Mont Blanc
France/Italy
15,771 feet - 4807 meters

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Mont Blanc is the highest mountain in western Europe at at 15,771 feet. Mt. Elbrus in Russia is Europe's highest at 18,513. It is on the boarder between between Italy and France and is called Monte Bianco in Italy. While living in nearby Geneva, Mont Blanc was visible on a clear day. I first climbed the Aiguille du Midi Route with a guide in July, 1995. It was steep, snowy and one of the longest days of my life.

It starts with an easy gondola ride up to the Agile du Midi - a spectacular lookout point for the Alps. It takes about an hour to get to the Refuge' for an short overnight rest. This was an interesting way to start the climb since you are in the observation tower with hundreds of tourists. However you are dressed in Gortex, gloves and crampons with a pack on your back. You get very strange looks as you leave the warmth of the building through what can only be described as an ice tunnel. The tunnel leads to a very narrow ridge with steep drop-offs on both sides. The ridge, about two feet wide, drops steadily then makes a right turn towards the Valley Blanche - a beautifully wide valley that holds the approach to hundreds of snow, ice and rock climbs throughout the year.

Once at the Refuge', I found a spot in one of the several dorm type rooms, layed out my sleeping bag and returned to the dinning room where everyone gathered to chat, read or pass the time until dinner. The evening meal was simple but tasty fare that was served efficiently thus allowing the multitude of climbers to get to bed early.

After a short night, I got up around 3:30 AM. We had a nice French breakfast of muesli, croissants and a large latte - very civilized! The hut was extremely crowded so everyone was jostling for a spot to get dressed, top off water bottles and then put on gloves, hats and crampons. I roped up to my French Guide as well as our other climber, an older Frenchman who spoke as much English as I did French!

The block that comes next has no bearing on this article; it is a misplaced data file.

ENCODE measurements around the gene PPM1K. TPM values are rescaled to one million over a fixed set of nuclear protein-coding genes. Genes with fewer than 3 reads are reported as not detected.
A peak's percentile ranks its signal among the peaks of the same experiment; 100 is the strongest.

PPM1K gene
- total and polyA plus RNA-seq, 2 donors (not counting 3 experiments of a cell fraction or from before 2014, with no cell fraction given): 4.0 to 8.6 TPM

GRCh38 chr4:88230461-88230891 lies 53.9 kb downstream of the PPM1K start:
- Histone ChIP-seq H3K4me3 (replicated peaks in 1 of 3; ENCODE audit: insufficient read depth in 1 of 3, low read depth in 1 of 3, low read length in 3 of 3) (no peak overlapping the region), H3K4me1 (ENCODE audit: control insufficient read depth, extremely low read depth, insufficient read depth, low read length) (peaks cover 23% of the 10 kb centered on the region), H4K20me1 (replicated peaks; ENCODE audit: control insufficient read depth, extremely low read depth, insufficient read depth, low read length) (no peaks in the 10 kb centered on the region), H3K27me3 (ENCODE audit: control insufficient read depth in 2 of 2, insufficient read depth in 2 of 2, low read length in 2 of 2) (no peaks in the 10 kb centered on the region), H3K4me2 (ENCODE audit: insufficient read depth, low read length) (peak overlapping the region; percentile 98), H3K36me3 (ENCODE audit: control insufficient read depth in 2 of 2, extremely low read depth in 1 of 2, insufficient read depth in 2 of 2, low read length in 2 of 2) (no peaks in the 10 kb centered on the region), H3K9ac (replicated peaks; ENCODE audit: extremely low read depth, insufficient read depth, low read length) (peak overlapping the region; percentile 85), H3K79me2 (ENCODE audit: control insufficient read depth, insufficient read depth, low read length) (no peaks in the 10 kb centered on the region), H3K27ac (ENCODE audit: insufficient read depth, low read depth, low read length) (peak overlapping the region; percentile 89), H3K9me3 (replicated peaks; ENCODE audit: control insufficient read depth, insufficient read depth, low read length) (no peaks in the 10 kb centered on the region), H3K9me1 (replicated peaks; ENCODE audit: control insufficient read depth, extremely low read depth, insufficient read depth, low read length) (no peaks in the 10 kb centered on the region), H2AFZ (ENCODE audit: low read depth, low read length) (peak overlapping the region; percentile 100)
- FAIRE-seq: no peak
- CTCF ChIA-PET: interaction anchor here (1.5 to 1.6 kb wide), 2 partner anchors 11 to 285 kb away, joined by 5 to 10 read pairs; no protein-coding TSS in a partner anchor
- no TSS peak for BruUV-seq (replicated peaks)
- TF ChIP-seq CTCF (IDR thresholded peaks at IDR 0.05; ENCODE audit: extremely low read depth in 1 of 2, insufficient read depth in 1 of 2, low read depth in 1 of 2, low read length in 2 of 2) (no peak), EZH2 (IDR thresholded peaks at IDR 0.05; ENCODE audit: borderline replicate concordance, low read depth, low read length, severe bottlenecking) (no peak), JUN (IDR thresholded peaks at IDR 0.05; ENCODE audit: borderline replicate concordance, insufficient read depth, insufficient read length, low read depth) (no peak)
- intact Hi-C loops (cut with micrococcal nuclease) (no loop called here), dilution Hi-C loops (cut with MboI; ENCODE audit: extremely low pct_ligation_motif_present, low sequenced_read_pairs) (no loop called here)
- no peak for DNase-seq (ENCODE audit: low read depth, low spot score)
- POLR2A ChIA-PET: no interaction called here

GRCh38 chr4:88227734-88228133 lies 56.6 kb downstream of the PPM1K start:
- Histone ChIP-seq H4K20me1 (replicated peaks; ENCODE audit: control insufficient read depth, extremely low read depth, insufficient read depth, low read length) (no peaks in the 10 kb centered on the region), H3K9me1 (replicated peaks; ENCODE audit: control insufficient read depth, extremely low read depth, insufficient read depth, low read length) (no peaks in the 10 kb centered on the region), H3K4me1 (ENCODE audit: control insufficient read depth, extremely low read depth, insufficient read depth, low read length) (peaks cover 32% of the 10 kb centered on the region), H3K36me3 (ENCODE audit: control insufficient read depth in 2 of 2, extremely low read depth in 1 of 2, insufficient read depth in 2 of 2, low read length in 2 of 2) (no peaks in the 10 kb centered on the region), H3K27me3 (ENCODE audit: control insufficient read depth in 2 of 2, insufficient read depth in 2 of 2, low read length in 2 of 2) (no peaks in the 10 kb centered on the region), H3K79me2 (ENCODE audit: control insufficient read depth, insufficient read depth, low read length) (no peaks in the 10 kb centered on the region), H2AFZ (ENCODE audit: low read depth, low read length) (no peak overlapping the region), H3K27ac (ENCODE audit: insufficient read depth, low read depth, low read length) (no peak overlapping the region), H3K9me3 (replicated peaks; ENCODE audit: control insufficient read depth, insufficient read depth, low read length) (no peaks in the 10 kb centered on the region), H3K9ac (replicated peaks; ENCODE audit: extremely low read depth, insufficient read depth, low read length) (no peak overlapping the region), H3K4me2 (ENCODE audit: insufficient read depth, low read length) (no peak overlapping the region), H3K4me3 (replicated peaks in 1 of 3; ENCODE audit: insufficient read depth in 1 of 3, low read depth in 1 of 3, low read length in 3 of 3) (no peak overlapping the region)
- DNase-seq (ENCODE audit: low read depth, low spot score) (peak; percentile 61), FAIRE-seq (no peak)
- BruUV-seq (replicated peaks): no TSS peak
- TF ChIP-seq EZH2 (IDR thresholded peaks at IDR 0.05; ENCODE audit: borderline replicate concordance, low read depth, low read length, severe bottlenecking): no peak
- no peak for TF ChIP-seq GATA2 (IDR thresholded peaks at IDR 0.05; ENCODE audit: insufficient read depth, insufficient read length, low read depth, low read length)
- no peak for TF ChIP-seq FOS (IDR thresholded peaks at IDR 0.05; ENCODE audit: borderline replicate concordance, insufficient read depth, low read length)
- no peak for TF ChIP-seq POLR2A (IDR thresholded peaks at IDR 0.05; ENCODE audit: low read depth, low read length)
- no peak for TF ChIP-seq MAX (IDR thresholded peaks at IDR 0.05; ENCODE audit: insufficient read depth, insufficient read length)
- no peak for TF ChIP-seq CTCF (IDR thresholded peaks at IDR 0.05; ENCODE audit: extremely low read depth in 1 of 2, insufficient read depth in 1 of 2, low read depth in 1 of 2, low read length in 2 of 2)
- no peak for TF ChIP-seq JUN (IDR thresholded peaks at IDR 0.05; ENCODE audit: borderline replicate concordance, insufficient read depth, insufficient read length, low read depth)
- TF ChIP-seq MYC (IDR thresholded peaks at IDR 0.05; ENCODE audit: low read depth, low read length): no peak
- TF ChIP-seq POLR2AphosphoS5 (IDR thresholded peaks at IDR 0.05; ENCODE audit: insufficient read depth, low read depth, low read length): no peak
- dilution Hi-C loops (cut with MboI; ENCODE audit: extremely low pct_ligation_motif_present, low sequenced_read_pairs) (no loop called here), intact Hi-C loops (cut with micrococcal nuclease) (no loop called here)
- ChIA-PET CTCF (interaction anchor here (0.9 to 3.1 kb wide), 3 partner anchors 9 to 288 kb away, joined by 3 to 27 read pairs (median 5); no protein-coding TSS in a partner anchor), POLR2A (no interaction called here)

Our route was the Aiguille du Midi Route which traverses Mont Blanc du Tacul and Mont Maudit on the way to Mont Blanc's summit. We made good time down from the Refuge towards the first obstacle, a 20' high snow slope that was actually quite steep. Ropes had been fixed plus there were steps established from the many climbers on the route this summer. We cleared the wall and started climbing higher. As with most "normal" routes on big mountains, it was mostly wide expanses of snow slopes with varying degrees of angles.

Soon we skirted the summit of du Tacul and then Mont Maudit. One more wall stood between us and the summit of Mont Blanc. This was one was 40 to 50 feet high and at a much sharper angle than the first. We carefully climbed the wall and continued across a wide snow covered saddle. With one final slope to overcome, we paced ourselves as a threesome and soon stood atop Mont Blanc.

The view was amazing since the sun was just rising in the east. We congratulated one another, took some summit pictures and had some food and water. It was cold so we did not stay long. The return trip was straightforward but very tiring. At one point we almost ran to avoid a potential danger of an avalanche prone slope.

The final climb back to the Refuge' to retrieve our gear plus the last climb up the ridge to the Agile du Midi took my final ounce of strength. It was an unforgettable 13 hour round trip. This was my first true snow climb and I learned a lot. It set the tone for my future climbs. The next spring I went on a trek to Nepal and sawEverest, Ama Dablam and Cho Oyu for the first time. Remembering the satisfaction of Mont Blanc, I set my sites on Cho Oyu and used Mont Blanc, Monta Rosa and Tour Ronde as training peaks that next year. I summited Mont Blanc two more times solo during my training taking 9-10 hours each time.

All I can say is merci bouc Mont Blanc.